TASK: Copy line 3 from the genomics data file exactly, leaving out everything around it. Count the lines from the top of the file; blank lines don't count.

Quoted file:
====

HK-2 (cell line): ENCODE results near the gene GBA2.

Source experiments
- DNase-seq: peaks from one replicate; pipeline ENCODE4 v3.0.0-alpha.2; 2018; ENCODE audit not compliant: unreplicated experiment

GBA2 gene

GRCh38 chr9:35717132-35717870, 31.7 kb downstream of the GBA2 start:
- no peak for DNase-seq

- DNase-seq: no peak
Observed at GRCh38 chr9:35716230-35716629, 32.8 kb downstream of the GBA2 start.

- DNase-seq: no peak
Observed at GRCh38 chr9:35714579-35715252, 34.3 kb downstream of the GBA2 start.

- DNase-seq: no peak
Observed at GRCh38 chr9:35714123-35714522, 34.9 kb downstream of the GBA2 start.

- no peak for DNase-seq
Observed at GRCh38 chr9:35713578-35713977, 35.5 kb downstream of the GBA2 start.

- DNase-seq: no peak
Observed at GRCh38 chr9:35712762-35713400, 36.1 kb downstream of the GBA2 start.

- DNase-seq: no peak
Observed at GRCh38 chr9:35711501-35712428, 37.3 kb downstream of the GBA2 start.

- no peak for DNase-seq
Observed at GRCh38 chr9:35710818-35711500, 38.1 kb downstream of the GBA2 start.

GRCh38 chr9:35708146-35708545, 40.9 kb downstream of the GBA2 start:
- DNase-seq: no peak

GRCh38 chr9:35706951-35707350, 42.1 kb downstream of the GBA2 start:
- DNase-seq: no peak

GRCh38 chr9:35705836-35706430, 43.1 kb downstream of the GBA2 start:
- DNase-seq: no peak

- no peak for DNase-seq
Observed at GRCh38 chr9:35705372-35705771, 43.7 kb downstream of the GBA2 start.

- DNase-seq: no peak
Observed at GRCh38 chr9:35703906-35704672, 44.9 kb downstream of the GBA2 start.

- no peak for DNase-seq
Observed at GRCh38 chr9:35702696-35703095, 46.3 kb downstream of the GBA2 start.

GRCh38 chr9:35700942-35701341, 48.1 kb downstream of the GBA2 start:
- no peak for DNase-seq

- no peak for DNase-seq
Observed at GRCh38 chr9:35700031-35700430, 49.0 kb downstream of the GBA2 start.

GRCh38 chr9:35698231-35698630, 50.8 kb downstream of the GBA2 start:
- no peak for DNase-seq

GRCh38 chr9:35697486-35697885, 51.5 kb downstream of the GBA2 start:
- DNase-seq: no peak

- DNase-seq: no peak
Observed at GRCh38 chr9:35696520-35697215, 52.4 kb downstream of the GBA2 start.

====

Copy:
- DNase-seq: peaks from one replicate; pipeline ENCODE4 v3.0.0-alpha.2; 2018; ENCODE audit not compliant: unreplicated experiment